HOUSTON - Olympic gold medalist Paul Hamm has a broken bone in his right hand, an injury that will take at least four weeks' recovery and will keep him out of next month's Olympic trials.
The men's competition at the Beijing Games begins Aug. 9, 11 weeks from now.
"He won't be able to do the Olympic trials," Miles Avery, Hamm's coach, said. "The course of action for that is to petition him to the team. And try to prove his readiness later in the summer, closer to the games."
USA Gymnastics officials would be almost sure to grant Hamm's petition, provided he is healthy. The U.S. men have a final training camp July 13-22 at the Olympic Training Center in Colorado Springs, Colo.
"For the Olympics, he has an excellent chance of being 100 percent," said James Bicos, an orthopedic surgeon who specializes in sports medicine at St. Vincent Performance Center in Indianapolis and who was with Hamm when he had X-rays this morning.
Hamm is the only American man to win the all-around title at the world championships (2003) or Olympics (2004), and he has been dominant in every meet he's entered this year.
"Obviously, Paul is a prime candidate for the Olympic team. I don't think anybody doubts that," said Dennis McIntyre, the men's program director for USA Gymnastics. "I think it just comes down to having a reasonable expectation that he would be able to perform at the highest level.
"He's got the shot," McIntyre added. "There's enough time, and I wouldn't count that guy out, no matter what."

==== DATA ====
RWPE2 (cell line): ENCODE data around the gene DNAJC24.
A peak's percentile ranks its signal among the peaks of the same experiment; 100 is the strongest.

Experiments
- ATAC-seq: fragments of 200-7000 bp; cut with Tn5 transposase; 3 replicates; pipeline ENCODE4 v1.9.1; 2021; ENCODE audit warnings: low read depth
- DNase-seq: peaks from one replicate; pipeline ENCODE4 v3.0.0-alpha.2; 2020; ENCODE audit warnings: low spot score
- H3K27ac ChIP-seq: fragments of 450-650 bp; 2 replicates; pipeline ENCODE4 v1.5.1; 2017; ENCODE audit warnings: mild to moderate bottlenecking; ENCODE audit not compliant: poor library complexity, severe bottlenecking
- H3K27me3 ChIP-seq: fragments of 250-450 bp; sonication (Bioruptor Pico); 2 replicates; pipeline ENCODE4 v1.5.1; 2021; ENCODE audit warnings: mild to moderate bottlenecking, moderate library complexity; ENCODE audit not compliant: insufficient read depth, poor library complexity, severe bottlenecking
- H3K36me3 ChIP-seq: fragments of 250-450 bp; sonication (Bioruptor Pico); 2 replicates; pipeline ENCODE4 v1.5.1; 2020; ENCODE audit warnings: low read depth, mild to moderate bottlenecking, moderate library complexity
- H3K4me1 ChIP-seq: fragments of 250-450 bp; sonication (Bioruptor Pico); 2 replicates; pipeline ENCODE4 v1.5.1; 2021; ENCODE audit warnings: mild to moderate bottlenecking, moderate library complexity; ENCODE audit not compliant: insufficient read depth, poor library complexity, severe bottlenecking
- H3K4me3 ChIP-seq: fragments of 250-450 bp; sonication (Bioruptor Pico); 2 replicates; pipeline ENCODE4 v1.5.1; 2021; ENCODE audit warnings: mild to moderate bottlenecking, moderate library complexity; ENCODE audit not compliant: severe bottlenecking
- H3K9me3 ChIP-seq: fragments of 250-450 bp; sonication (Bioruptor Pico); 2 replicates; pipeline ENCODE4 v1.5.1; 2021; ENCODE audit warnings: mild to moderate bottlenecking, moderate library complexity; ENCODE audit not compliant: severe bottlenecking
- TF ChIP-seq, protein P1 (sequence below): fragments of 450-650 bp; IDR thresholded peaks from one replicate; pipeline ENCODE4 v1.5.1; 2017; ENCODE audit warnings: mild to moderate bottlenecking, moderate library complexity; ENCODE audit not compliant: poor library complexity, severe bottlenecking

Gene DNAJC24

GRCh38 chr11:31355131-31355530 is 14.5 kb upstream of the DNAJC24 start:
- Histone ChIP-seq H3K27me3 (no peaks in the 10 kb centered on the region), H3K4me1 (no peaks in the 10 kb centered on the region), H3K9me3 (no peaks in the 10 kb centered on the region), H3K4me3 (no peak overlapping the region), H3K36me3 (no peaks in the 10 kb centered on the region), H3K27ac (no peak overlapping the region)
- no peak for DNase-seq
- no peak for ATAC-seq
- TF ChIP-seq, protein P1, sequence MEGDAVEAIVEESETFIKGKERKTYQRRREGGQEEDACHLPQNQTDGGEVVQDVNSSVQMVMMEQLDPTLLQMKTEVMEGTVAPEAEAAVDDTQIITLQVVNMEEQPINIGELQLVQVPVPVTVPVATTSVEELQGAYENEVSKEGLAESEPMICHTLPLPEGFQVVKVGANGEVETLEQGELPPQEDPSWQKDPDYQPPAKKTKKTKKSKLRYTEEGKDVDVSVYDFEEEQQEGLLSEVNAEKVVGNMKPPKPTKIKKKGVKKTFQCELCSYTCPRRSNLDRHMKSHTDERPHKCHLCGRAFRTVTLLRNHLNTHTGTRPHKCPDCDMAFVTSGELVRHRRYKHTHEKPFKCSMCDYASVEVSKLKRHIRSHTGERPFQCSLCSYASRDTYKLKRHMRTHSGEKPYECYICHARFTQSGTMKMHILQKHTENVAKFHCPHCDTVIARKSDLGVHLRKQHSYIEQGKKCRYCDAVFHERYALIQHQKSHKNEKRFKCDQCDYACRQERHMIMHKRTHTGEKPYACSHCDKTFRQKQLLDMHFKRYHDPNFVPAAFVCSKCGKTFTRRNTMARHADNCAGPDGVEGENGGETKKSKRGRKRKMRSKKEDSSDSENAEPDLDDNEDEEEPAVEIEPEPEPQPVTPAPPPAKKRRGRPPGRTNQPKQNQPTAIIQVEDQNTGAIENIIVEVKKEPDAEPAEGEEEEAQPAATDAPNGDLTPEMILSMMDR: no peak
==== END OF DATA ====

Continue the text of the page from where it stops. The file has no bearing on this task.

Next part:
Despite the fall on parallel bars that caused the injury last night, Hamm finished preliminaries at the U.S. gymnastics championships with a score of 93.450, almost four points better than anyone else. Nationals continue tomorrow night, and the Olympic trials are June 19-22 in Philadelphia.
Indeed, Hamm was dazzling through his first five events at the U.S. championships last night, taking a commanding lead. But as he flipped to do work on one rail on the parallel bars, he missed catching the bar and jammed the fingers on his right hand.
Hamm fell, grimacing as he immediately grabbed his hand.
"I heard a small popping sound in the joint," Hamm said last night.
After Hamm finished his routine, USA Gymnastics medical officials spent several minutes examining him. Two large ice bags were put on his hand, and Hamm said he thought he might have dislocated his right ring finger. But X-rays this morning revealed he had broken a bone, the fourth metacarpal in his right hand.
"It's very disappointing," Avery said today. "You work so hard and lay a plan in motion, and this isn't in it, a setback like this. He was doing so amazingly well."
Avery said Hamm would return to Columbus, Ohio, on Sunday. Hamm will consult a hand specialist next week, Avery said, and they're considering doctors in Indianapolis, Columbus and Baltimore. Treatment options are a cast or surgery, where a plate and/or screws would be inserted.
Though Bicos said recovery time is about the same for either option - four to six weeks - Avery said Hamm will have surgery because it will allow him to get back to training sooner.
"Eight weeks is a little too long to put it in a cast," Avery said.
Phillies all-Star second baseman Chase Utley had a pin inserted in his hand after breaking the very same bone in July 2007 and was back in the lineup a month later. Dallas Cowboys running back Emmitt Smith played 12 days after having a plate and six screws inserted when he broke his fourth metacarpal in 1999.
Under USA Gymnastics' selection procedures, scores from nationals and trials will be weighted and combined, and at least two athletes will be named to the Beijing squad at the end of the Olympic trials. Within 24 hours, other team members and/or a training squad will be named. Hamm is able to petition directly onto the Olympic team because he was part of the 2004 squad that won the silver, the Americans' first Olympic medal in 20 years.
Hamm also won the all-around gold in Athens and a silver on high bar.